With an awkward gait, a bunched-up nose, and an overly long tongue that rarely retracts into his mouth, four-year-old Winston isn’t going to ever win any beauty pageants.
But in Abbotsford Regional Hospital’s pediatrics ward, Shelley Horvat’s awkward-looking pug is a superstar.
“He’s famous in here!” a nurse had explained to onlookers as Winston nonchalantly strolled past the reception desk Friday morning.
Soon after, he was perched across the legs of Christina Lawton, a 17-year-old patient with a low platelet count visiting the ward as an outpatient since April.
Winston’s presence was a bonus – a nice way to pass the time as she waited to begin her treatment.
For younger patients, Winston can bring moments of joy, calm and exuberance to a scary and difficult moment in their young lives. That doesn’t make him unique among animals, but Winston seems to have a special appeal, said Horvat, a vet at Fraser Valley Animal Hospital who volunteers her and Winston’s time once a week.
Winston has been visiting the ward since the start of the year, but already Horvat has seen the remarkable effect her little pug can have.
She tells the story of one boy who woke up on Winston’s regularly scheduled visiting day asking about the imminent arrival of his four-legged friend. On Winston’s previous visit, the boy had smiled for the first time since he was admitted to the hospital, his mother told Horvat.
Some kids may see a bit of themselves in Winston, who has dealt with his own health issues since birth.
Winston is a rescue case, alive today only because Horvat adopted the young pug from a breeder after it was learned that Winston had been born with several congenital diseases, the most serious of which resulted in narrow vertebrae that disrupt the messages Winston’s brain sends to his feet. Winston can still walk, but he’s not the most co-ordinated of dogs. He also has hip dysplasia and trouble breathing.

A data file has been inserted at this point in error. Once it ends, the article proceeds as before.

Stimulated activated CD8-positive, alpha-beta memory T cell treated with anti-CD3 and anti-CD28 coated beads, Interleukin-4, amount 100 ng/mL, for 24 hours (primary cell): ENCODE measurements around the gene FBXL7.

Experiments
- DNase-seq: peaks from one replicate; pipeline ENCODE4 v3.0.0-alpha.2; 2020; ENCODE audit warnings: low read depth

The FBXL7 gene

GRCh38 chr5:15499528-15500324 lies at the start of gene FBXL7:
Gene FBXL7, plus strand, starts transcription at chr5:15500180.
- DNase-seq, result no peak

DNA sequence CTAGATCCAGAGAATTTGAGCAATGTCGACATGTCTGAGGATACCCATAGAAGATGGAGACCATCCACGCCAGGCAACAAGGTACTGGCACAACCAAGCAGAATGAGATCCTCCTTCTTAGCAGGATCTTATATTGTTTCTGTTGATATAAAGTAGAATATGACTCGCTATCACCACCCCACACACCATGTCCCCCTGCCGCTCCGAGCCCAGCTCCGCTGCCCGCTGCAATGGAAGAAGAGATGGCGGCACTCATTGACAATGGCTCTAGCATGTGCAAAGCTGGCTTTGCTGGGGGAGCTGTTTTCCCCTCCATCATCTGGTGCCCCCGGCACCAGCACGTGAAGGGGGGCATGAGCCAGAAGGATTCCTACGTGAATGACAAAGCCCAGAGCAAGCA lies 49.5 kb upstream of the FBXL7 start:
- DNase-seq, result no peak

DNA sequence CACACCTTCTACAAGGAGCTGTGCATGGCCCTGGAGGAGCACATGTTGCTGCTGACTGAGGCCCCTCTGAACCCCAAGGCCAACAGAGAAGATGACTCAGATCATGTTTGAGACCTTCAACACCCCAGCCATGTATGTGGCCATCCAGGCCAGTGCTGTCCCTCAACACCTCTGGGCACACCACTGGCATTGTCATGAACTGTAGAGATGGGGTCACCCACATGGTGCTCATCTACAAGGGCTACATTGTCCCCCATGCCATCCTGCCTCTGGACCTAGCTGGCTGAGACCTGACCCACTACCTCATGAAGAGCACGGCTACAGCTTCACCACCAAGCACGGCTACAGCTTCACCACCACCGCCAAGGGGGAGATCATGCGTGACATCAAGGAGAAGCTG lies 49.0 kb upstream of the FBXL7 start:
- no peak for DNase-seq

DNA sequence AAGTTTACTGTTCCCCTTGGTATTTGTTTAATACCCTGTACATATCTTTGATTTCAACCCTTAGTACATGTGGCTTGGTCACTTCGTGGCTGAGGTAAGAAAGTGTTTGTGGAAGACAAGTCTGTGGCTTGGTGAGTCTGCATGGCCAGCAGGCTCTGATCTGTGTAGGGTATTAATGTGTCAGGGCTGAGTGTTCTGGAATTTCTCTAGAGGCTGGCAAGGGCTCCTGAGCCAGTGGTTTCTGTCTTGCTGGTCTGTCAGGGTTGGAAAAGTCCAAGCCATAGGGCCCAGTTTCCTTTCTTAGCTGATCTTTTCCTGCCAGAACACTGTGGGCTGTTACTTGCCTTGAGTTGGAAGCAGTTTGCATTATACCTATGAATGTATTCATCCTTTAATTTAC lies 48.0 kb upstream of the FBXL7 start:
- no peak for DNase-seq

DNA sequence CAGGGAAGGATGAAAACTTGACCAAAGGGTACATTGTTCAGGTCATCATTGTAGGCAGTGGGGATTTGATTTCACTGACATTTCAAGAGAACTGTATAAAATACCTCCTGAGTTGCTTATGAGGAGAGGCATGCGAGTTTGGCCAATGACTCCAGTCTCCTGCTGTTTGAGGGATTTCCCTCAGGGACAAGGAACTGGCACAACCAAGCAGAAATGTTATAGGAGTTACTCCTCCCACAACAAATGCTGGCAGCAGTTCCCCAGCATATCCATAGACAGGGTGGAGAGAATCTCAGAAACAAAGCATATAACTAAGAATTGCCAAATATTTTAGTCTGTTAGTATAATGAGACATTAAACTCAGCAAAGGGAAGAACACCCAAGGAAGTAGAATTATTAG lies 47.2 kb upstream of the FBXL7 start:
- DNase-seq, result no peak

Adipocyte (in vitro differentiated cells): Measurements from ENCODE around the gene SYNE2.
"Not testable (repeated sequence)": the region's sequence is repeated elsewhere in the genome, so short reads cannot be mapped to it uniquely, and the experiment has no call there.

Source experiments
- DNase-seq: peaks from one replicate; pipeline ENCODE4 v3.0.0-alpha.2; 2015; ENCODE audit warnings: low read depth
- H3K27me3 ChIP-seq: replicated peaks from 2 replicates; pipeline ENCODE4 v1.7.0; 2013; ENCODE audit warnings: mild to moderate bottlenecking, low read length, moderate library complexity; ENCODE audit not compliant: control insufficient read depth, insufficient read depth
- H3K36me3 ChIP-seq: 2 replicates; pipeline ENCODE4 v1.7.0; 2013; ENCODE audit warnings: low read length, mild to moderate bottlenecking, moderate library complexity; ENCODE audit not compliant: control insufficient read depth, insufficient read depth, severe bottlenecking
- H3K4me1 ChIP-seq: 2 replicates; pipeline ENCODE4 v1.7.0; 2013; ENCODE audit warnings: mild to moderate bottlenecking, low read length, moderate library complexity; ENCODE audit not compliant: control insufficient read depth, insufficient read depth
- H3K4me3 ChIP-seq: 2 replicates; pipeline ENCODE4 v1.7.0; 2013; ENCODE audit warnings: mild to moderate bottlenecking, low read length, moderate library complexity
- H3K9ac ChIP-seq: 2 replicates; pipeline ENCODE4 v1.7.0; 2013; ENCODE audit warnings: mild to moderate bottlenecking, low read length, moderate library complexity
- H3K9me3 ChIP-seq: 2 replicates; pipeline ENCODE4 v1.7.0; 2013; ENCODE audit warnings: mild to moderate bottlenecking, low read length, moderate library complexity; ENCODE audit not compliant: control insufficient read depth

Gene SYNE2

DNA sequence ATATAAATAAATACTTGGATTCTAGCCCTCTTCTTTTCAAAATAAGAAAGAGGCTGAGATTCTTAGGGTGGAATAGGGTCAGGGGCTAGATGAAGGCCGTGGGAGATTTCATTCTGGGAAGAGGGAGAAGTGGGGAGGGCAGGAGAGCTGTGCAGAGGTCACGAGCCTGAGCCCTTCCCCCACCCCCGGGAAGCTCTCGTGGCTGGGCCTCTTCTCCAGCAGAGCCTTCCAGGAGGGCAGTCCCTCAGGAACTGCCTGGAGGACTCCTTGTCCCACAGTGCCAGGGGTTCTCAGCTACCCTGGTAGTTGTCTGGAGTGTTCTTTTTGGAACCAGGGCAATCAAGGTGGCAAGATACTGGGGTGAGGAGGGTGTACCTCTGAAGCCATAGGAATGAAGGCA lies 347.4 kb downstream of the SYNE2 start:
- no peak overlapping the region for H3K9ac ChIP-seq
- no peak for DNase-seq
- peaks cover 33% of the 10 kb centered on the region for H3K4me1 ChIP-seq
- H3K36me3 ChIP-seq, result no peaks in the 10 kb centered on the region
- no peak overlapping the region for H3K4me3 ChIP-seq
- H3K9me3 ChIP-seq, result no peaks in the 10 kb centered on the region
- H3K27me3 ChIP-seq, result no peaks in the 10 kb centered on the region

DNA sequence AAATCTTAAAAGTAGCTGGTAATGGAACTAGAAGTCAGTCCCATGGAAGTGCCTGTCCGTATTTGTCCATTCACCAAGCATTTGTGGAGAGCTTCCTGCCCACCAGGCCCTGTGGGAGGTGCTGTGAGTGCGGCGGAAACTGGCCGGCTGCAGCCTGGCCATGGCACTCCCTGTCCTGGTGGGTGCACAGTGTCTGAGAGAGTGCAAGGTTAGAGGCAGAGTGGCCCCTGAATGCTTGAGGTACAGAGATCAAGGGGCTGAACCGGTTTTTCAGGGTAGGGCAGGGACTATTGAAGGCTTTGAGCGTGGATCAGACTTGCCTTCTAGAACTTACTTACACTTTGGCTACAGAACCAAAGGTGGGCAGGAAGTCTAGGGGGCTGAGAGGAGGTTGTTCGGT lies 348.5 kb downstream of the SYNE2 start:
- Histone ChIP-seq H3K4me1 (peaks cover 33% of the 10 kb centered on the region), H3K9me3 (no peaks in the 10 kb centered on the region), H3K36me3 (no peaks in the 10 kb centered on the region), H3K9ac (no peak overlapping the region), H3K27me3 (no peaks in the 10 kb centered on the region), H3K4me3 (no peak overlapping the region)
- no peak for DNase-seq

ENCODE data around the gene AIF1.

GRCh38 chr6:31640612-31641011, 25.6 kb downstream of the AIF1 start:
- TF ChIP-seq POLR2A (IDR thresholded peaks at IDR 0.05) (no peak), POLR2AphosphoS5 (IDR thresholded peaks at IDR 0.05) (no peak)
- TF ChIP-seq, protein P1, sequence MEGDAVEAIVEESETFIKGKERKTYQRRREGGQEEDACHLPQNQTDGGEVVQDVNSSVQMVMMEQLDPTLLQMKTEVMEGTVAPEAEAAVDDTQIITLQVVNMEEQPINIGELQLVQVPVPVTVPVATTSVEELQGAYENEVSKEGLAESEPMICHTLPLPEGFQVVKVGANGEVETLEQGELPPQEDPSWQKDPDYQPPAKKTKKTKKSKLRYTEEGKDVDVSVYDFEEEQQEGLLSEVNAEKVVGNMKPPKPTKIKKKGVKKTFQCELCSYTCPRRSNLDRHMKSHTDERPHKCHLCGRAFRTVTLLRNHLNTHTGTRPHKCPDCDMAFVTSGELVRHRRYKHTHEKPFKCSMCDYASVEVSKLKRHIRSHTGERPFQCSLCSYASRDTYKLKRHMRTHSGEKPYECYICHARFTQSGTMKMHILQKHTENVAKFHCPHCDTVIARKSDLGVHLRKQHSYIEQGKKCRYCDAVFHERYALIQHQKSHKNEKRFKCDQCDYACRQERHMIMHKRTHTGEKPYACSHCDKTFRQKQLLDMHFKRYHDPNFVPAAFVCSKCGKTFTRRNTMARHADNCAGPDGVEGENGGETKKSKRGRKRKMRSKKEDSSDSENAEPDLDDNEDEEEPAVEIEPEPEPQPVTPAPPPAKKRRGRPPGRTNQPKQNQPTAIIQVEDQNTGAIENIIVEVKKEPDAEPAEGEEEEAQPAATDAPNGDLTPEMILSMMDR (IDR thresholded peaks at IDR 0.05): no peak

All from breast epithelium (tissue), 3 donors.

After his adoption, one of Horvat’s co-workers would frequently dog-sit Winston. That co-worker had children with their own health problems who grew to love the awkward-looking creature.
“They kind of related to him because they both had diseases,” Horvat said.
That bond, and the happiness the children got from Winston, spurred Horvat to get involved with Pets & Friends, a non-profit organization that matches animals and their owners with medical patients and facilities. Studies show that dogs decrease stress among patients of all ages, and Winston is just one of nine therapy dogs that visits ARH on a regular basis (St. John Ambulance also provides therapy dogs). Hospital patients are even permitted to bring pets into the building, provided they are calm and won’t trigger allergies among nearby patients.
“Winston works well because he’s funny-looking and he’s friendly, and he’s small enough that he can crawl on the bed with them,” said Horvat.
Susie Clark, a child life specialist at the ward who works to match Winston with kids who would enjoy his presence, agreed.
“There’s something about the unconditional love and that playful nature that dogs have that fits them,” Clark said. “They can talk about their own dogs or the dogs that they know instead of thinking about the IV pole or what test is coming up next.”
Comfortable in the arms of Christina Lawton at Abbotsford Regional Hospital, Winston samples the hand of Lawton’s boyfriend, John Burrows.